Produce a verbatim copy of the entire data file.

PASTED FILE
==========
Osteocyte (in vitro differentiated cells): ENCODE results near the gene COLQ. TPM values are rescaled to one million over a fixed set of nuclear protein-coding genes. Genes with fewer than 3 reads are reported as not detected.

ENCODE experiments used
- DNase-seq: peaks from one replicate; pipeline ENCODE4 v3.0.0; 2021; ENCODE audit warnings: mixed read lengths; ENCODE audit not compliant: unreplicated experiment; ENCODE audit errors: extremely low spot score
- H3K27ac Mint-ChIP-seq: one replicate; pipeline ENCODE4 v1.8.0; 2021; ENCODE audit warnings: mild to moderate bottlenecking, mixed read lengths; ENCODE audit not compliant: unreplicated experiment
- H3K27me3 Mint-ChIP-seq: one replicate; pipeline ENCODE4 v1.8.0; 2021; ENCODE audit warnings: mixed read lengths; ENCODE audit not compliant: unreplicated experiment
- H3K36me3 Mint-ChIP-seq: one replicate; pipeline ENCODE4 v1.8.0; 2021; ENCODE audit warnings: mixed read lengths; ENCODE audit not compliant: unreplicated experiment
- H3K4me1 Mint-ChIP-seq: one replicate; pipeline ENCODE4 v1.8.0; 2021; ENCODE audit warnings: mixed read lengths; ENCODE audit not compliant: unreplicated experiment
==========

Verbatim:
Osteocyte (in vitro differentiated cells): ENCODE results near the gene COLQ. TPM values are rescaled to one million over a fixed set of nuclear protein-coding genes. Genes with fewer than 3 reads are reported as not detected.

ENCODE experiments used
- DNase-seq: peaks from one replicate; pipeline ENCODE4 v3.0.0; 2021; ENCODE audit warnings: mixed read lengths; ENCODE audit not compliant: unreplicated experiment; ENCODE audit errors: extremely low spot score
- H3K27ac Mint-ChIP-seq: one replicate; pipeline ENCODE4 v1.8.0; 2021; ENCODE audit warnings: mild to moderate bottlenecking, mixed read lengths; ENCODE audit not compliant: unreplicated experiment
- H3K27me3 Mint-ChIP-seq: one replicate; pipeline ENCODE4 v1.8.0; 2021; ENCODE audit warnings: mixed read lengths; ENCODE audit not compliant: unreplicated experiment
- H3K36me3 Mint-ChIP-seq: one replicate; pipeline ENCODE4 v1.8.0; 2021; ENCODE audit warnings: mixed read lengths; ENCODE audit not compliant: unreplicated experiment
- H3K4me1 Mint-ChIP-seq: one replicate; pipeline ENCODE4 v1.8.0; 2021; ENCODE audit warnings: mixed read lengths; ENCODE audit not compliant: unreplicated experiment